HO CHI MINH CITY, VIETNAM- Dinh Van Hoang, a South Vietnamese veteran whose shirt is soaked in sweat under the burning sun, sits on a collapsible chair on the sidewalk, watching people traveling along the street in Ho Chi Minh City.
“I earn only 30,000 dong [$1.40] a day and haven’t had a square meal for years because I have to buy medicine for a blood disorder,” said the 64-year-old, who lost his right leg below the knee in battle with communist guerrillas in Quang Tri province in 1972.
After North Vietnamese forces seized control of Saigon, the capital of U.S.-backed South Vietnam, on April 30, 1975, Hoang was forced into a reeducation program and had all personal papers confiscated.
“The war deprived me of all things. My wife left me; my parents were forced to live in a remote area and died there. My property was confiscated, and I have been living alone on sidewalks for the past decades,” Hoang said. His belongings include a tent, a chair and tools to ply his trade.
The old electric pump, he said, he rents to work.
“Sometimes, I have no money and food, I pray with God and he sends people to help me. I am Buddhist, but I’ve known God since I began attending [veterans] gatherings held by the Redemptorists since 2013,” he said.
About a quarter of a million South Vietnamese soldiers died during the war, according to U.S. estimates. After the fall of Saigon, upwards of a million people fled the country for fear the victorious communists would exact revenge.
Some veterans said those who stayed were persecuted, imprisoned, put in reeducation camps or forced to live in remote areas. Their children were barred from studying at universities or working for the state.
They are still treated with suspicion even today. If they gather or hold a meeting, they are questioned by the police. They also remain studiously silent about politics, for fear they will be interrogated.
Hoang said they scrap out a living or beg, and “some lived in dire poverty and committed suicide.”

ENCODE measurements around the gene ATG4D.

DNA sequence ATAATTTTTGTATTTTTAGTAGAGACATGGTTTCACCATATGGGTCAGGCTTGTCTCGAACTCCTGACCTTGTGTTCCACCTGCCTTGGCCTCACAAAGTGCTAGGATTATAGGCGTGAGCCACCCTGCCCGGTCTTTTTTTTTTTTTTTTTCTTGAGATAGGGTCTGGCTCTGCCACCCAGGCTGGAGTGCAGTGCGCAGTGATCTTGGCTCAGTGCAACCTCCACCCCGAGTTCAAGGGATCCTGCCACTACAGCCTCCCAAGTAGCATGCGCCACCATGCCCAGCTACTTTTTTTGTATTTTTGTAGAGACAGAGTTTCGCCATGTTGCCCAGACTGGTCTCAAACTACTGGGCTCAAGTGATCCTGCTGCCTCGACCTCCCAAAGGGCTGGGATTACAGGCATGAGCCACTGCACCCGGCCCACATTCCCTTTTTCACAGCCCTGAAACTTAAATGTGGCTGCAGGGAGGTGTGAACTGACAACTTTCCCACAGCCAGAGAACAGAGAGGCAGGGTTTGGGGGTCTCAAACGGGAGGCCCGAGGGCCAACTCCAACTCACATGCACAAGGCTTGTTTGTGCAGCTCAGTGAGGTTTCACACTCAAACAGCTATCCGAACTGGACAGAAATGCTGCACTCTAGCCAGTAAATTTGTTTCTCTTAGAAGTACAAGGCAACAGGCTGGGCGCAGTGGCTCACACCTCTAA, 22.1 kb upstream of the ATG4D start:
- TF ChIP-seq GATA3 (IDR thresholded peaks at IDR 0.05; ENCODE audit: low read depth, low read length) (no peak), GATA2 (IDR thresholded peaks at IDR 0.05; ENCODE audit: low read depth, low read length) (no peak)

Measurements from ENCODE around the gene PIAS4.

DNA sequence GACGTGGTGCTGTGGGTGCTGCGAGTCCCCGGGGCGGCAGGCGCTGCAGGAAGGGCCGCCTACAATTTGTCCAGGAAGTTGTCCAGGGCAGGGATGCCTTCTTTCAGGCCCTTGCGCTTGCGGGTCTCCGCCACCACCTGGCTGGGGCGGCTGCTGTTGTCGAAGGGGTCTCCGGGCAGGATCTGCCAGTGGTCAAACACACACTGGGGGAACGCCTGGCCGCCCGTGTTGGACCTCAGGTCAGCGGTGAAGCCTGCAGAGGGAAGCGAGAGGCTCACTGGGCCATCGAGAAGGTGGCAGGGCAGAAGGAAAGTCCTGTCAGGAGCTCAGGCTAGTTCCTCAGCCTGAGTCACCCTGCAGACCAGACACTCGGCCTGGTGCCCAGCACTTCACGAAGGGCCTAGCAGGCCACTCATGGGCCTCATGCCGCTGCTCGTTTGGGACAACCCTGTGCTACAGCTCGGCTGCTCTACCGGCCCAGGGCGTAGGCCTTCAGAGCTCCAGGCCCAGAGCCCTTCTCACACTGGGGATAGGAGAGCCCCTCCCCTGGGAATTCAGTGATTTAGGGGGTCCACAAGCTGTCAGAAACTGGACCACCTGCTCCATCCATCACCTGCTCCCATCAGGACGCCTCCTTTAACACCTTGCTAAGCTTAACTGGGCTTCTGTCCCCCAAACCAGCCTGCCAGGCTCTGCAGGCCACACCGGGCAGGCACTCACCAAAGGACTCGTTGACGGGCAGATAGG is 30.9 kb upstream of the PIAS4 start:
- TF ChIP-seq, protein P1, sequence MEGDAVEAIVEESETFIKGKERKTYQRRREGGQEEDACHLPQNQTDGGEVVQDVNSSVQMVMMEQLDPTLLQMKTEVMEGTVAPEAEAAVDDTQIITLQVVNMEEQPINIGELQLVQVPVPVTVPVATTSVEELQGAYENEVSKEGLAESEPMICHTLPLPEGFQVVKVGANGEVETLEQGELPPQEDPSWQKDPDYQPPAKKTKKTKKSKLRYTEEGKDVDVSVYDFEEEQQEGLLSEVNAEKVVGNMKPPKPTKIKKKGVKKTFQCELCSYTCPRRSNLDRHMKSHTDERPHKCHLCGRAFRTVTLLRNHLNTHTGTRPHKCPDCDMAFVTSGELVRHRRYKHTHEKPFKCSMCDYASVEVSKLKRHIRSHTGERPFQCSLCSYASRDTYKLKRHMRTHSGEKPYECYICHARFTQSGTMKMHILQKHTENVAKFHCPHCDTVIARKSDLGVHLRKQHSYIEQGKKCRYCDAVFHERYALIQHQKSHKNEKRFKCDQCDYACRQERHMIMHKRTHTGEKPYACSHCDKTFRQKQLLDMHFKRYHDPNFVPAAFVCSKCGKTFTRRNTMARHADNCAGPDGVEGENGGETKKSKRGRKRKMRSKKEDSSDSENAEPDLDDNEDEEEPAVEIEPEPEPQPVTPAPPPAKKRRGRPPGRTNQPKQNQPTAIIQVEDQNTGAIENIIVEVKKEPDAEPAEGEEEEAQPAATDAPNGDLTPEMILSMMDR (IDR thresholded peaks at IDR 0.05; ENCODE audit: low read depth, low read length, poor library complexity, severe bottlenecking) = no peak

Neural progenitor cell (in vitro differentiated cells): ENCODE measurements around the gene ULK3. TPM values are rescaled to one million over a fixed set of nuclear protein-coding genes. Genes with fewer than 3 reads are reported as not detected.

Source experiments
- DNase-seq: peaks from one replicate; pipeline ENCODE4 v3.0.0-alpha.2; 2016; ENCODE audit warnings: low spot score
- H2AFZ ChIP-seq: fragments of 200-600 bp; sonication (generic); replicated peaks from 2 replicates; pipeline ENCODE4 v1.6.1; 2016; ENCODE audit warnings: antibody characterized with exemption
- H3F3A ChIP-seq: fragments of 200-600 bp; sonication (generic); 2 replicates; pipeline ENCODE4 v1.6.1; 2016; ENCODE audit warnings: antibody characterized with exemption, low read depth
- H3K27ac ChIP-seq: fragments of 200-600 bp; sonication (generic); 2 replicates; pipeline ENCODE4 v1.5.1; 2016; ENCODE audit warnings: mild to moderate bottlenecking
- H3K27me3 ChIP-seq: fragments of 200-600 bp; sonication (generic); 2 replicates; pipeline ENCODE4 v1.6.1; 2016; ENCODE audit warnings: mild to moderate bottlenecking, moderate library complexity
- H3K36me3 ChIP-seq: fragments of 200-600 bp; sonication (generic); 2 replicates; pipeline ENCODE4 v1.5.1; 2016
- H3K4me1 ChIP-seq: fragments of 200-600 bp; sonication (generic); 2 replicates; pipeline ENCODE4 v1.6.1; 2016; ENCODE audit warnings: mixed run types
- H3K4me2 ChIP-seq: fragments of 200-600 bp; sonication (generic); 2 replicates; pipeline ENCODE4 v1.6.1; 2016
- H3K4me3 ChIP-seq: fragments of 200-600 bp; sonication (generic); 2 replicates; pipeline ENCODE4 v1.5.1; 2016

Redemptorist Fr. Vincent Pham Trung Thanh, who is in charge of veteran ministry for his order, said the Redemptorists began serving South Vietnamese veterans in 2014, after a group of Buddhist monks asked for assistance. Those monks had been helping and feeding 140 veterans, but were having problems with the police.
“We provide monthly medical checkups for 730 veterans at our monastery, help them get treatment and operations at hospitals, and have given them 270 wheelchairs and 90 pairs of crutches so that they can travel to work for a living,” Thanh said. Redemptorists have listed 1,700 elderly veterans who were made invalids by injuries sustained during the war. Most of them live in Ho Chi Minh City and the rest in remote areas.
Many have never had medical checkups as they had no money. They have diseases related to the eyes, heart, liver, lungs, stomach, intestines and kidneys.
“We want to heal their state of mental and physical health, so we ask volunteer doctors to spend at least 10 minutes listening their stories and concerns,” Thanh noted.
Thanh said he and volunteers also visit veterans who live at garbage dumps and on small boats in remote areas. They build and repair houses for some veterans and bury the dead. Benefactors quietly donate to their work.
“Many veterans said in tears that they are happy our unexpected visits bring them real love, comfort and respect, because few people visited them for the past decades,” he said. Volunteers have secretly visited veterans to avoid the police interference.
“This is a careful choice of the ministry and faith, not politics. We work with veterans not for charity but in deep gratitude for their sacrifices for southern people. We are happy to bring them justice and ready to accept problems from the government,” the priest said.
The communist government generously supports its own veterans, while South Vietnamese veterans are abandoned and treated badly, he added.
Pham Van Quoi, an 80-year-old veteran from Ba Ria-Vung Tau province, said, “We want to be treated with kindness and fairness like others because we are victims of the war. We seek justice for ourselves.”
Although his children joined the communist army and work for public security, police regularly question him after he meets with fellow veterans and the Redemptorists.
Quoi, who lost his left leg in 1966, is one of 50 veterans who were given wheelchairs and crutches at the monastery March 25.
Peter Nguyen Van Quan, who lost his legs during the war and sells lottery tickets to support his family, said, “We are grateful to the Redemptorists, who gather us and support us materially and spiritually.”